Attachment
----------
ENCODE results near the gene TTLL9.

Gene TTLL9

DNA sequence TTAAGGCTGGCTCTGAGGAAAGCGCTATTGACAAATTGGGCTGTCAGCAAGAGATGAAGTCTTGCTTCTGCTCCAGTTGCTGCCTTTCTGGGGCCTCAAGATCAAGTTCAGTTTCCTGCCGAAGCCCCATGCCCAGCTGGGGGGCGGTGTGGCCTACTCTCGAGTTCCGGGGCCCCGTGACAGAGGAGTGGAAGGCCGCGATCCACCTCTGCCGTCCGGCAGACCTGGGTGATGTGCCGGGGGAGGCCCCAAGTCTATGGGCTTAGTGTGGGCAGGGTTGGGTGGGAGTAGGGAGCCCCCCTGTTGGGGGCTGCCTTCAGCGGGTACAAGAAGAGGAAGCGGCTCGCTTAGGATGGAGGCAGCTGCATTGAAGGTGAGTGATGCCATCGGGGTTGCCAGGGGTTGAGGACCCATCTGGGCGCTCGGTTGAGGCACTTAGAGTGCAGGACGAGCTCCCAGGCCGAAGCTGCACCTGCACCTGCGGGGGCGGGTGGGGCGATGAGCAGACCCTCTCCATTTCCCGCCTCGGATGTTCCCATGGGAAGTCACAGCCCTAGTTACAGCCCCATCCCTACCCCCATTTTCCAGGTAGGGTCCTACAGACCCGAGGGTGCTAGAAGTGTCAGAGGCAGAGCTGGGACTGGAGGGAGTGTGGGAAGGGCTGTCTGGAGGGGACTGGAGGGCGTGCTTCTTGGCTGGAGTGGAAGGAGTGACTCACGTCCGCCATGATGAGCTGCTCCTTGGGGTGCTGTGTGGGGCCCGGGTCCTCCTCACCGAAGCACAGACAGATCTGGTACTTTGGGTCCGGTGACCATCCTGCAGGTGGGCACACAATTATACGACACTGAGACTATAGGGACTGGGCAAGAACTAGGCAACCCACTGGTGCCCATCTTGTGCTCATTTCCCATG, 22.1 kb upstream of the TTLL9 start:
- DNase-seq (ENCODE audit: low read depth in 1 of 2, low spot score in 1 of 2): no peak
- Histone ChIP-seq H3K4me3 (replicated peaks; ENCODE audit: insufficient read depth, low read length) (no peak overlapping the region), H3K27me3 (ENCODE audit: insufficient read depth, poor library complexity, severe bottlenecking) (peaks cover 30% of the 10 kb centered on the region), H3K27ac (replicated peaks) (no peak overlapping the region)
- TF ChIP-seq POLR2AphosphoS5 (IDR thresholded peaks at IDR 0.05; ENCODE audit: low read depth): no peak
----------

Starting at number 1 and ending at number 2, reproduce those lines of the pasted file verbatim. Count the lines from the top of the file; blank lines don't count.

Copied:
ENCODE results near the gene TTLL9.

Gene TTLL9